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Monday, November 2, 2009

The Perfect Lover: How Reading a Vampire Book Brought Me Closer to Jesus - Unconditional Love (Part 1)

(click for previous chapter: The Fine Print)


What good would marriage vows do if they went like this:

“I promise to love you in health, for better and richer, until I change my mind…”?

Without the contrasting, scary side of each of those coins, what kind of commitment can you expect? Who would like to volunteer for that relationship? Even you men out there… down deep in that true heart of yours… if you’re looking for love at all, the conditional kind just won’t cut it.

Unconditional love is the goal, then, the desire of our hearts. We seek it from human lovers, and we were designed to accept and experience it from our Heavenly Lover. Consequently, we gravitate toward representations of it in stories we read and the movies we watch. From Edgar Rice Burroughs’ Tarzan saving Jane from the jungle priestess, claiming, “She [Jane] is mine,” to Daniel Day-Lewis as Nathaniel calling out, “I will find you,” to Cora in Cooper’s Last of the Mohicans, romantic stories awake in us the reality that we are sought by a committed, loving God who will do anything to have a relationship with us. Edward Cullen’s display of unconditional love for Bella in the Twilight saga compels because it reminds us of what we really want, what we were designed to want.

It all starts with peril.

Unconditional love is present the very first time Edward meets Bella in Biology class. Wait, you say, wasn’t his first reaction hate? Didn’t he want to kill her? Wasn’t her number up? How could unconditional love be present in that dangerous, destructive situation?

How could it not?

All fairy tales have peril, but not quite like this. Sure, Prince Charming and his damsel in distress faced a couple of wicked witches casting some pesky evil spells. Romeo and Juliet had to deal with a warring, dysfunctional family, poor babies, and Superman and Lois Lane met with a constant barrage of life-threatening situations from diabolical villains. Each hero shows great strength and valor and bravery overcoming foes and rescuing his love.

Good for them.

But in Edward’s case, he is the threat to his love.

Bella was in real danger that first day, although she didn’t… couldn’t … know just how much. I think we forget or don’t realize the extent of Edward’s ominous side since there wouldn’t be a story if he had killed her in chapter one. But grasping this threat is the key to understanding. His first act of unconditional love is not acting on his instinct to kill her, even though every bone in his body screamed for him to do so, even though he suffered excruciating pain from abstaining. The first, immediate, evidence of unconditional love from Edward is his choice to let her live at great cost to himself.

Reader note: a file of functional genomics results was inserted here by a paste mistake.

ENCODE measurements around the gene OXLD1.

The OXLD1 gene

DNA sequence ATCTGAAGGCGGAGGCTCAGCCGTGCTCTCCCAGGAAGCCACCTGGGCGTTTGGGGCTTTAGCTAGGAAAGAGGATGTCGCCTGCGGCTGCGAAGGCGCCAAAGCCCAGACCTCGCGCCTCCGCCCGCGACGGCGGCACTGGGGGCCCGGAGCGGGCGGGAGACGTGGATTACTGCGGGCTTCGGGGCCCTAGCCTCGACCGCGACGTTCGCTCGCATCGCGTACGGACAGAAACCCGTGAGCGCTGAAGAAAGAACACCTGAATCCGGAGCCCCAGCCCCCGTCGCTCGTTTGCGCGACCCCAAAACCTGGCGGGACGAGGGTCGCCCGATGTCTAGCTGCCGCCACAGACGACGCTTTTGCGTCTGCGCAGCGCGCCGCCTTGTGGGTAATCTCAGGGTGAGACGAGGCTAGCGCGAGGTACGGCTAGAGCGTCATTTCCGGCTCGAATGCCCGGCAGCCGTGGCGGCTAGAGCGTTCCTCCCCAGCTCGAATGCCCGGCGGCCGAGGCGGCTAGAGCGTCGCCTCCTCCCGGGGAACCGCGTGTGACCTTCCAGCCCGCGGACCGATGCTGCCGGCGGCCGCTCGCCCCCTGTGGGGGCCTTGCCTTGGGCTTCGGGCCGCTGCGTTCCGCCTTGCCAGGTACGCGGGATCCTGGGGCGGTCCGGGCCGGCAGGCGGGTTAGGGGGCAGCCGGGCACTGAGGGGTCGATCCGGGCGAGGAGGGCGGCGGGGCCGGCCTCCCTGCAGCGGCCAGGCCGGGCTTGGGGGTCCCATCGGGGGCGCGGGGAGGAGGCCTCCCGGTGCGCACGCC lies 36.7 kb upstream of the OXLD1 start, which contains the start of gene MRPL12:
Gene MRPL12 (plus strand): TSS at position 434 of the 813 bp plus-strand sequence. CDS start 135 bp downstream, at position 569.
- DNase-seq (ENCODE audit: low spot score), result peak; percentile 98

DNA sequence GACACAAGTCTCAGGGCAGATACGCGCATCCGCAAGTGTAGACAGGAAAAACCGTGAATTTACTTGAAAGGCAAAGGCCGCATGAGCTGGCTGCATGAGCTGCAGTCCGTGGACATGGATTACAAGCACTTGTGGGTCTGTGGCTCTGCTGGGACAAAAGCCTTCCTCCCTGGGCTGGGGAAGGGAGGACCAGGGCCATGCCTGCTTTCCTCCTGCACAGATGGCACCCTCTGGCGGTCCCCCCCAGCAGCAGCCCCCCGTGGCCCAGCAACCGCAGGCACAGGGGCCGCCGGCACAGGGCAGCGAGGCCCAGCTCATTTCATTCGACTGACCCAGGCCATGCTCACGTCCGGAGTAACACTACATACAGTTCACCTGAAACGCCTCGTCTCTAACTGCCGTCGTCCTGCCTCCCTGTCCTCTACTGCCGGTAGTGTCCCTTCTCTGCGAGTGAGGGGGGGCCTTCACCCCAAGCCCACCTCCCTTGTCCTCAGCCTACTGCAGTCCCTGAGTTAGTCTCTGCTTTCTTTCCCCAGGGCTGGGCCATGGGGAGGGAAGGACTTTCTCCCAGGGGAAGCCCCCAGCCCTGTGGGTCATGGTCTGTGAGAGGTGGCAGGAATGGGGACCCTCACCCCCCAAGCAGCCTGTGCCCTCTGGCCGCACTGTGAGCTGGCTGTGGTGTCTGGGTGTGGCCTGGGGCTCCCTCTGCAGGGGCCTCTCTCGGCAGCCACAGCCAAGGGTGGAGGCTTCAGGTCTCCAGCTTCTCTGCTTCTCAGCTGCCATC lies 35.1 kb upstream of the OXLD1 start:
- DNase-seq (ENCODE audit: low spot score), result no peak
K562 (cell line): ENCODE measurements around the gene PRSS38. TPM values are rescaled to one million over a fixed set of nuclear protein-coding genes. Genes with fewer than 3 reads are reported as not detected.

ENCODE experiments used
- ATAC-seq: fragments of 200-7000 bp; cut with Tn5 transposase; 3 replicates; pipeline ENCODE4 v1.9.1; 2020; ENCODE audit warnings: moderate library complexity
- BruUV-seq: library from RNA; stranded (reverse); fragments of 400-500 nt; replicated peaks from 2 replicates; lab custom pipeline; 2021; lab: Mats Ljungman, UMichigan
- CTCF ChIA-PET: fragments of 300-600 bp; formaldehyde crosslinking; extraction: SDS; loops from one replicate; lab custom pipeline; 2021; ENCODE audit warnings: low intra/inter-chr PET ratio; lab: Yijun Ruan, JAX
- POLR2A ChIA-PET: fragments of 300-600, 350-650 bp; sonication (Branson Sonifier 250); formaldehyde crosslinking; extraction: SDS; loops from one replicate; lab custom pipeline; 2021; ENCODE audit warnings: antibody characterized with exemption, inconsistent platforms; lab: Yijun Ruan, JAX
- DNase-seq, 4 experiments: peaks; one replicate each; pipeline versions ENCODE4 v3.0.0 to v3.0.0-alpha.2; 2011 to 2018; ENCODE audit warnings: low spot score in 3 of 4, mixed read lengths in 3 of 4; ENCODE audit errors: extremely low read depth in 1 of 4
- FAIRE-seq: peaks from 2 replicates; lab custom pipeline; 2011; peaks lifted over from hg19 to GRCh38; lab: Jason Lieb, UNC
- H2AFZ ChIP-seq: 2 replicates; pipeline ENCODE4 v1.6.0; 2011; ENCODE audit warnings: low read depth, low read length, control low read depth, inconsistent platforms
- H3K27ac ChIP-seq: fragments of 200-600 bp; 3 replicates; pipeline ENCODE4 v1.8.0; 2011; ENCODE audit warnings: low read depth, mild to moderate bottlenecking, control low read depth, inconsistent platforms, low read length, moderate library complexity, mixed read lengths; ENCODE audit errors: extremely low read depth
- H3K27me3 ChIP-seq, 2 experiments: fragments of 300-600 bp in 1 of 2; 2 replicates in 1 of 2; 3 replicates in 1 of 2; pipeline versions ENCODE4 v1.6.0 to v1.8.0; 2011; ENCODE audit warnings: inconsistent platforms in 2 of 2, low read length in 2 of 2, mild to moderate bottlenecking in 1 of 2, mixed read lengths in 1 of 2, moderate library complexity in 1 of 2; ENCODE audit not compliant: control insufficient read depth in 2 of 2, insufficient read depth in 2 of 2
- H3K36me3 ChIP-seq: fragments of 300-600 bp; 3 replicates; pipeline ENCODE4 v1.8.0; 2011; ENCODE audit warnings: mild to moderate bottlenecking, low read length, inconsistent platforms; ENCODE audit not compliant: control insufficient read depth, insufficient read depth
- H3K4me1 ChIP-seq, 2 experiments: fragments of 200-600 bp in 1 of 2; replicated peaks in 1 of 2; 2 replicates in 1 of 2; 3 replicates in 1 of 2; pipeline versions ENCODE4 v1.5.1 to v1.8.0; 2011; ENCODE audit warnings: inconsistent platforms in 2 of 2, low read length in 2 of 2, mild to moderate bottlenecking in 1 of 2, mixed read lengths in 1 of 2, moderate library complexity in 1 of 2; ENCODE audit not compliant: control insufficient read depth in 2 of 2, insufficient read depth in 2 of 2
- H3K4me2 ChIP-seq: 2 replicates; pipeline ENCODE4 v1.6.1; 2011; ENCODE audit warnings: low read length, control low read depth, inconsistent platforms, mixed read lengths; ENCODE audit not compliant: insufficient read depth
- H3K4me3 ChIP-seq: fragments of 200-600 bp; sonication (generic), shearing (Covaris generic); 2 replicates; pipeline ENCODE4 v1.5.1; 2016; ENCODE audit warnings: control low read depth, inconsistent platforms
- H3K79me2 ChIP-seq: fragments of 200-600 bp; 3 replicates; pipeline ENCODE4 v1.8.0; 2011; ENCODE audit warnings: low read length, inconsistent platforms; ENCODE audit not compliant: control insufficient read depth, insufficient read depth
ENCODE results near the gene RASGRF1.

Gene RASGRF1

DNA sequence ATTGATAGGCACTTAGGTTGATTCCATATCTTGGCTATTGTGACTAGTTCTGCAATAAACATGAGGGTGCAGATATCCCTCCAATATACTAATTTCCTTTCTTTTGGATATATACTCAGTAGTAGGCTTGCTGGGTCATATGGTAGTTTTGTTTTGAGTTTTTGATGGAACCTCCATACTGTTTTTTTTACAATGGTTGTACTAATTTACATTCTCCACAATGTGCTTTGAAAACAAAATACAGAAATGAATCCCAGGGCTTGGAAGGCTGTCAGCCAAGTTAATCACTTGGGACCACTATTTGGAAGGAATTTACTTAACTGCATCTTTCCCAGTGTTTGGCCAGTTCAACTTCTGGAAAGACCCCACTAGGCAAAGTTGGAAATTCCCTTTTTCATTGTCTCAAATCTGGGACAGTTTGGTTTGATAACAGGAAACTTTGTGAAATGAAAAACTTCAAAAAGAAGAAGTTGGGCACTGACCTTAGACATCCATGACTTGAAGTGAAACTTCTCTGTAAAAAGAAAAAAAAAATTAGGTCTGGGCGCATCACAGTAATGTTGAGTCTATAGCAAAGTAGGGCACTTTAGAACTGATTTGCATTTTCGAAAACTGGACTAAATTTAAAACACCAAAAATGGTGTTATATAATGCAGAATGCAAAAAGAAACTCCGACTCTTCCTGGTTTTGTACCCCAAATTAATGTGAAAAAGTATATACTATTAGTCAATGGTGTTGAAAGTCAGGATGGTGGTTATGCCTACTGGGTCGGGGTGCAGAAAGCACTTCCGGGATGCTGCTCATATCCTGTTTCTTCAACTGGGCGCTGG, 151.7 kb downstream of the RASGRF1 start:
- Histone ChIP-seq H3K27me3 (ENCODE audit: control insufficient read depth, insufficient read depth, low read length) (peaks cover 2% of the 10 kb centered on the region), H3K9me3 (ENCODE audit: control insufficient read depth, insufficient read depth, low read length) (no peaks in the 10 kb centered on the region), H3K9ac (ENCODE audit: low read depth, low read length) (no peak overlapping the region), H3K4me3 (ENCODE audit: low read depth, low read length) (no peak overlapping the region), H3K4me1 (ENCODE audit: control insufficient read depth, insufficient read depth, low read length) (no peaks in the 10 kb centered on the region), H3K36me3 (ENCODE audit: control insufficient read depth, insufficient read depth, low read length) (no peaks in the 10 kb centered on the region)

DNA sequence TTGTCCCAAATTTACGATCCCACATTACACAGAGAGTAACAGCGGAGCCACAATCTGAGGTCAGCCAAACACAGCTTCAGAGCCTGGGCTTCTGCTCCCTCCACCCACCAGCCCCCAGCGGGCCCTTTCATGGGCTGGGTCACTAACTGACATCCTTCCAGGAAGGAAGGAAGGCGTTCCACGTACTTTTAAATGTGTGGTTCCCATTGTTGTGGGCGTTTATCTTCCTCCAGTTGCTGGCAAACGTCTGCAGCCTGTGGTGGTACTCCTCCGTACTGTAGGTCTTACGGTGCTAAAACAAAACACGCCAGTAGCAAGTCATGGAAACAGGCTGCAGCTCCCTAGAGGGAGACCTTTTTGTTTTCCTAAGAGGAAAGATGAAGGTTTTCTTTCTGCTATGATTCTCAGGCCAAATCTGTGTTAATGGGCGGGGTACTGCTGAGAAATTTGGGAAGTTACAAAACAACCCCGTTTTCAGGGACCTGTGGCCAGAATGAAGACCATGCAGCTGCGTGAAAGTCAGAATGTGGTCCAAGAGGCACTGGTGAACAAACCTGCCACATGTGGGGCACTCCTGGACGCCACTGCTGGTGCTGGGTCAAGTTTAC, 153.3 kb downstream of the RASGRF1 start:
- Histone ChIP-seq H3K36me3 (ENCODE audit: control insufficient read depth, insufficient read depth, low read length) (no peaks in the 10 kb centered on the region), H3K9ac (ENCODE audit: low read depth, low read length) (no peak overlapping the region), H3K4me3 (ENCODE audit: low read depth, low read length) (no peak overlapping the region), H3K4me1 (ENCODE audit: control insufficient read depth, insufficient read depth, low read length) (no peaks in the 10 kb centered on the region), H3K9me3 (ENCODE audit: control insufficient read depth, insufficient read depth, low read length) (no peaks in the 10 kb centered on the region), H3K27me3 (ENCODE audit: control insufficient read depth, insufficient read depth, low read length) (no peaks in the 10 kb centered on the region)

Since Twilight is from Bella’s perspective, readers get only a mere glimpse of the terrible agony Edward suffered throughout their relationship, especially that first day. To her credit, Bella perceives some of it, and so we see through her eyes to what extent she thinks he is suffering. Later, in chapter thirteen’s meadow scene, he shares a little bit more, and so we know a little bit more. But who really realized, comprehended, or stopped to feel Edward’s pain at any point of this story?

This makes me think of Jesus.

Do we ever think about the fact that God has made the same choice for us? Consider the comparison that our sin, which is so much a part of us it might as well run in our veins, assaults the very nostrils of God, causing Him pain. Humans reek of sin. God Almighty has the strength, ability, power, and right (the one thing Edward didn’t have in reference to Bella) to destroy us, if He so chooses. After all, the wages of sin is death. (Rom. 6:3)

Like Bella on the first day of school, we don’t comprehend in the least how much danger we are in. At first, we don’t know what an assault our sinful nature has on the heart of God or realize the price of overcoming that barrier. Although God tells us through the Bible the whole story through His eyes, we still cling to our own perspective, instead living on the terms of our own point of view. Sometimes the Gospel does not stagger us as it should because we are not seeing through God’s eyes the suffering, the cost, the immensity of His actions in order to bridge the gap, have a relationship with us, to show His unconditional love.

Jesus sweat blood as He faced the cross and all of its ramifications. (Luke 22:41-44) Do we remember that part of the story? As a human, have you ever been so distressed, so passionately pained that you actually squeezed your own blood out of your pores? Have you ever loved someone that much? Suffered for someone that much?

Neither have I.

Why did Jesus choose to suffer so much?

Wednesday, we’ll tackle that question in the light of unconditional love as I continue to share with you How Reading a Vampire Book Brought Me Closer to Jesus.

See you then!

(click for next chapter: Unconditional Love, part 2)

3 comments:

lynnrush said...

Oh wow. You bring to light some great points, Lori. Challenging too.

Never thought about it that way with Edward. Sure, he told us it was difficult to refrain from killing her. . . to to really understand and grasp just HOW hard...that really never entered my brain.

Nice post. I'll be back WED.

Marilyn said...

I hadn't thought about this aspect of Edward's character and especially how this relates to Jesus.

KM Wilsher said...

Bravo! Bravo!

I dont remember the night he sweat drops of blood for us. . .often enough.

His love for us -- undconditional.

Thank you!